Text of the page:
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Construction contractor schedule acceleration claims consulting expert!?

Holloway Consulting is a recognized construction schedule acceleration and claims expert, and we are providing a series of eight to ten articles here on this popular construction contractor claim entitlement.

Construction contractor schedule acceleration claims consulting expert

Contract Provisions

Directed Acceleration

Constructive Acceleration

Contractual Notice

Acceleration Costs

Concurrent Delays

Schedule Acceleration of or by the general contractor or sub-contractor’s work is a common occurrence on construction projects, and a component of many current contract disputes. It is widely accepted in the legal and expert community that acceleration occurs when the contractor:

1. Completes the original scope of work in less time than allowed by contract, or

2. Completes the original scope, plus additional work, within the original contract period.

There are several other variations of these two popular definitions.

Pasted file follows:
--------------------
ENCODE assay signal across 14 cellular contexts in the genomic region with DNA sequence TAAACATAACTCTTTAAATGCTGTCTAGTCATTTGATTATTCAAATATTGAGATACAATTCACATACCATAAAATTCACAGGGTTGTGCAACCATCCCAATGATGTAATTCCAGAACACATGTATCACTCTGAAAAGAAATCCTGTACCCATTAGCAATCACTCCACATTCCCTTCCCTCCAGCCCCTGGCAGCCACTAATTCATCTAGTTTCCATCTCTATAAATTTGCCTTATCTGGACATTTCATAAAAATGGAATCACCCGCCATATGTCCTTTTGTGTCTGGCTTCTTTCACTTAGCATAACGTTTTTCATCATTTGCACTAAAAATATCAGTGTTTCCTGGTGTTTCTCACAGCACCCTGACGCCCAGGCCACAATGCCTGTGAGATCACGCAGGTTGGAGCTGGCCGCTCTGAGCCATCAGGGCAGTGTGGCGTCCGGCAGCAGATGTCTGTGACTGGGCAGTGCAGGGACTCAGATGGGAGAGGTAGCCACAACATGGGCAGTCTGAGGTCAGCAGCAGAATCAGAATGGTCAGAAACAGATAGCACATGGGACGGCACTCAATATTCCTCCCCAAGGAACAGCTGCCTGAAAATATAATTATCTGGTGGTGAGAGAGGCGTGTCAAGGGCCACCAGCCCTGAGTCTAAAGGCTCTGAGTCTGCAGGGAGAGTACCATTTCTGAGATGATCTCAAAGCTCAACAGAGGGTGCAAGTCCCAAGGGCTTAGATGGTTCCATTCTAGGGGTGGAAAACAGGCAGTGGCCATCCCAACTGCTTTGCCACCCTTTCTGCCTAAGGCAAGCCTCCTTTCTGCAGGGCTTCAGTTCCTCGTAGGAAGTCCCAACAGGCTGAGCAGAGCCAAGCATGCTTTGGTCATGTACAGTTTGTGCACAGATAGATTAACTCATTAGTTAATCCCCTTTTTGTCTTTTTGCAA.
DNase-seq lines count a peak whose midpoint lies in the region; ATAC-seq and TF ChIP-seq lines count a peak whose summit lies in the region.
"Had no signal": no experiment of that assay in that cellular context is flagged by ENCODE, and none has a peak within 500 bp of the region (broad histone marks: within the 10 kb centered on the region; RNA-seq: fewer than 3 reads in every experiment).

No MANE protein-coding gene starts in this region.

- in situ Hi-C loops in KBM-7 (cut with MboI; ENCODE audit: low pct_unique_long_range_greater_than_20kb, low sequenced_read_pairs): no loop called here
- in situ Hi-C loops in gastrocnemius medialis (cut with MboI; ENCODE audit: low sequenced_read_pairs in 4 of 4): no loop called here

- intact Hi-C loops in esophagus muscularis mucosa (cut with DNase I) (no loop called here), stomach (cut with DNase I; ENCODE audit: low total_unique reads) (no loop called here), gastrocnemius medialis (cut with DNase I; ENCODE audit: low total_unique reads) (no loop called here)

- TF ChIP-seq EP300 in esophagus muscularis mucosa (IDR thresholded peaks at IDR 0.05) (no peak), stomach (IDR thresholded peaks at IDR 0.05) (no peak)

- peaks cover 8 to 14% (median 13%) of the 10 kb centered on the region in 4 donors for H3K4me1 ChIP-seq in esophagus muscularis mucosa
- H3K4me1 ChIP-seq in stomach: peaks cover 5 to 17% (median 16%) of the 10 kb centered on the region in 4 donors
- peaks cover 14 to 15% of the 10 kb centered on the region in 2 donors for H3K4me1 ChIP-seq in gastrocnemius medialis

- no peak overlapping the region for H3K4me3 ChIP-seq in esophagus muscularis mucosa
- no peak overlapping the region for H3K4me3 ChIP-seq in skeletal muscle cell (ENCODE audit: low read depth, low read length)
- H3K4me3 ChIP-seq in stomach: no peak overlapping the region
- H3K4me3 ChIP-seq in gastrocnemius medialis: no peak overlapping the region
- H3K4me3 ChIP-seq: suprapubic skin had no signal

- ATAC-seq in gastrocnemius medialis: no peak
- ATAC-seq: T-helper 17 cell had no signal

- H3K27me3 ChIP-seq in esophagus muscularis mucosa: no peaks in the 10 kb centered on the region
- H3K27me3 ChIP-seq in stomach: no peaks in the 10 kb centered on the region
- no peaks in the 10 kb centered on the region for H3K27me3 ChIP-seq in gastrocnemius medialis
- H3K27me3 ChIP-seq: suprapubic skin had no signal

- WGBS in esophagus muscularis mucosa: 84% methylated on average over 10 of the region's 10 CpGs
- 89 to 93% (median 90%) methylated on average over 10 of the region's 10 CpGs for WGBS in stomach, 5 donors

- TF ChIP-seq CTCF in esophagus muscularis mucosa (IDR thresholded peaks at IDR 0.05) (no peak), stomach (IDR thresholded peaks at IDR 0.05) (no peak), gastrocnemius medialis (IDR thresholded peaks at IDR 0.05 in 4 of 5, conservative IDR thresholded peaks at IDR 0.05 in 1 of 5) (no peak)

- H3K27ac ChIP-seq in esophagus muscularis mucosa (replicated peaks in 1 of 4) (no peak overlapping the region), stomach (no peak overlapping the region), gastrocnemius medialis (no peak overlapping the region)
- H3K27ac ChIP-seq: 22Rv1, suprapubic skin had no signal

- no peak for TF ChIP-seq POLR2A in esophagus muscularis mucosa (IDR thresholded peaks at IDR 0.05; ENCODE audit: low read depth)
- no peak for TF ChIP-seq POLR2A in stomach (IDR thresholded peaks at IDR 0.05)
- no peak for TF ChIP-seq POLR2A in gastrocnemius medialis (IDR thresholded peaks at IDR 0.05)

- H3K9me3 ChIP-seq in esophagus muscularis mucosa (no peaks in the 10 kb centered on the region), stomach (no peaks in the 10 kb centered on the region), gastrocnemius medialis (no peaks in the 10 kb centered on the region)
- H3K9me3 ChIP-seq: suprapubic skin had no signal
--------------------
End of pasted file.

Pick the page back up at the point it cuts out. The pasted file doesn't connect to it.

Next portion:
The contractor’s entitlement to acceleration-related costs arises in two different circumstances:

1. Directed acceleration, or,

2. Constructive acceleration.

Directed Schedule Acceleration typically occurs when specific direction is issued to the general contractor by the owner, or to the subcontractor by the general contractor, under a provision of the contract to complete the work prior to the originally scheduled completion date.

Constructive Schedule Acceleration is dependent upon the effects of excusable delay on the contractor’s time of performance. When a contractor encounters excusable delay in completing the work, he is entitled to an equivalent, and timely, extension of the time in which to complete the work. If the owner (or general contractor as the case may be) refuses to give him the extension to which he is entitled, there is a constructive acceleration of the contract, since the contractor effectively has less time than entitled to in which to perform the required work.

Similarly, the owner may recognize an excusable delay, but grant a time extension that is shorter than the one to which the contractor is actually entitled. The owner’s continuing silence in the face of a legitimate request for time extension, when the contractor is clearly entitled to addition time, has also been recognized as constructive acceleration.


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